Genotype Distribution and Behavioral Risk Factor Analysis of Human Papillomavirus Infection in Uyghur Women

  • Sui, Shuang (Postgraduate College of Xinjiang Medical University) ;
  • Jiao, Zhen (Department of Gynecology, People's Hospital of Xinjiang Uyghur Autonomous Region) ;
  • Niyazi, Mayinuer (Department of Gynecology, People's Hospital of Xinjiang Uyghur Autonomous Region) ;
  • Sulaiya, Sulaiya (Department of Gynecology, People's Hospital of Xinjiang Uyghur Autonomous Region) ;
  • Lu, Ping (Department of Gynecology, People's Hospital of Xinjiang Uyghur Autonomous Region) ;
  • Qiao, You-Lin (Department of Cancer Epidemiology, Cancer Institute and hospital, Chinese Academy of Medical Sciences)
  • Published : 2013.10.30


We investigated the distribution of HPV genotypes in Uyghur women in Xinjiang region of China, and behavioral factors which could predispose them to HPV infection. In this cross-sectional study, women aged 15-59 years were recruited by cluster sampling method in Yutian region in 2009. Liquid-based cytology samples were analyzed centrally for HPV genotype with a linear array detector. Univariate and multivariate logistic regression analyses were performed to identify behavioral risk factors for HPV infection. A total of 883 Uyghur women were recruited successfully. The prevalence of high-risk HPV and low-risk HPV were 7.25% and 1.58%, respectively; the most common HPVs were HPV16, 51, 31, 39 and 58. We found that age of first sexual intercourse was a strong predictor for HPV infection (odds ratio of 4.01 for ${\leq}15$ years versus ${\geq}25$). Having sexual partners ${\geq}3$ was the second predictor (OR 3.69, 95% CI 2.24-7.16). Cleaning the vagina after sex showed an increased risk of HPV infection (OR 2.72; 95% CI 1.98-5.13); Using the condom showed protective factors for HPV infection (OR 0.36; 95%CI0.12-0.53). HPV16, 51, 31, 39 and 58 were the priority types; the age of first sexual intercourse was identified as a major risk factor for HPV infection. Other notable risks were number of sexual partners and cleaning the vagina after sex. Changing these behavioral risk factors could help to reduce the occurrence of cervical cancer in this population.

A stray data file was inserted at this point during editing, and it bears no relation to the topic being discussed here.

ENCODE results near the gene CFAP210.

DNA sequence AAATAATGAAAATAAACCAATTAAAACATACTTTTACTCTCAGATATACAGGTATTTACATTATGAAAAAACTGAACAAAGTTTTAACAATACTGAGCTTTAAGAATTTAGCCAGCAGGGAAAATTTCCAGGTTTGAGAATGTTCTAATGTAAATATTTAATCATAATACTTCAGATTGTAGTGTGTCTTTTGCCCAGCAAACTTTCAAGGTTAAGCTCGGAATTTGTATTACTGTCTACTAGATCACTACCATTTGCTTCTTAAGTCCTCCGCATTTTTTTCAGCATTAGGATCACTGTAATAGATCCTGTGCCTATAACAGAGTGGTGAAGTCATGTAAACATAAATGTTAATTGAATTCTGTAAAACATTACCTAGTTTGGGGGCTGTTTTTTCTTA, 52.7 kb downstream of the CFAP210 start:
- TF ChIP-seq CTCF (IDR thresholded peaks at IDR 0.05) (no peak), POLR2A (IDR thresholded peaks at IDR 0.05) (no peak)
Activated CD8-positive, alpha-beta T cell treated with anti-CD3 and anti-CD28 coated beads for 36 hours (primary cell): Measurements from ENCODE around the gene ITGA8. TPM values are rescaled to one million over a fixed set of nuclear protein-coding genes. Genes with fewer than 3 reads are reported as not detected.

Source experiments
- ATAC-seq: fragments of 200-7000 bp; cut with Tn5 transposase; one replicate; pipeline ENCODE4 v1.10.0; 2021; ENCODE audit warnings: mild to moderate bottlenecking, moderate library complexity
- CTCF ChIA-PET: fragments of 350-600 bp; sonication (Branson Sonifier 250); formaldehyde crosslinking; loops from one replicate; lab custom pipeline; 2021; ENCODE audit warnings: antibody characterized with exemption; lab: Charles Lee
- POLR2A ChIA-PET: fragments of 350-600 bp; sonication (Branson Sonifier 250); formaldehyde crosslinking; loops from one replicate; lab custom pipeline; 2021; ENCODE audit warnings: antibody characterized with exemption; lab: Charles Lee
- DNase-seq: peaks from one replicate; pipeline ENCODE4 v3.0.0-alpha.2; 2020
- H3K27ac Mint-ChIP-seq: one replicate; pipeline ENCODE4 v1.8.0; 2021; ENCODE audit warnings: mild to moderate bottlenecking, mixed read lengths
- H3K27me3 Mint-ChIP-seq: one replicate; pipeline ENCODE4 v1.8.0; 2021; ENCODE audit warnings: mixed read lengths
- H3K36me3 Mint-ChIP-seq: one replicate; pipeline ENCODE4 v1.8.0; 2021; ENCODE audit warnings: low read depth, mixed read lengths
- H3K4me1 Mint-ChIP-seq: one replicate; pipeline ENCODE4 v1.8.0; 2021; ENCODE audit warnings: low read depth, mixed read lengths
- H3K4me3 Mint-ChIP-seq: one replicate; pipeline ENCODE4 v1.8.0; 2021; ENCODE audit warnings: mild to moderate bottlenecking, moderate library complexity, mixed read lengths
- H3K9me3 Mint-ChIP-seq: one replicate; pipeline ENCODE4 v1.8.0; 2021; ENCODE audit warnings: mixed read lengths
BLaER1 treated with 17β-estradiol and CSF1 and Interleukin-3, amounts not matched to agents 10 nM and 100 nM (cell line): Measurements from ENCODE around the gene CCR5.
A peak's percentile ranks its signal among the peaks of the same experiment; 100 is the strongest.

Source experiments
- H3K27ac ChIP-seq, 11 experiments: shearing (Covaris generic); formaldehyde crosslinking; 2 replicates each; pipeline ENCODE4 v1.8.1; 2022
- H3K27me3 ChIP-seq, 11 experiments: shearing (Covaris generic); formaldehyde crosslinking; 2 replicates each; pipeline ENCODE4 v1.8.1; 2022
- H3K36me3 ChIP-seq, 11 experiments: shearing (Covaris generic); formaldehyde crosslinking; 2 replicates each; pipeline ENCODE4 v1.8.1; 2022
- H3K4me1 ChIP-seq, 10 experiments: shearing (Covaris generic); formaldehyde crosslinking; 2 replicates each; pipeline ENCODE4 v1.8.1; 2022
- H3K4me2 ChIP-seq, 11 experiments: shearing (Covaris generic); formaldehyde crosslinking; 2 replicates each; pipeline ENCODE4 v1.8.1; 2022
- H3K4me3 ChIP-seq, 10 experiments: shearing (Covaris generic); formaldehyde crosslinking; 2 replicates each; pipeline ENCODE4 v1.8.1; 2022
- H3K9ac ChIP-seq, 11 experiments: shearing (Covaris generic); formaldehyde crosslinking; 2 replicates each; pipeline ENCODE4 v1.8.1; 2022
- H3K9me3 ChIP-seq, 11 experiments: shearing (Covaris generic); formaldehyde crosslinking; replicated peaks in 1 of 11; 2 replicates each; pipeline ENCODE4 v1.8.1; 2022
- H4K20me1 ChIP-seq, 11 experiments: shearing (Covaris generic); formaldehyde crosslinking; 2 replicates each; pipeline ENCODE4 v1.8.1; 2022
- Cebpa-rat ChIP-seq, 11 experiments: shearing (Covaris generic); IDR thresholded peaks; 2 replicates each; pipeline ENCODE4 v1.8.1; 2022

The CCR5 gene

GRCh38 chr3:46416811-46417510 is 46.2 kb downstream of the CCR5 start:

Human papillomavirus;genotypes distribution;risk factors;Uyghur women


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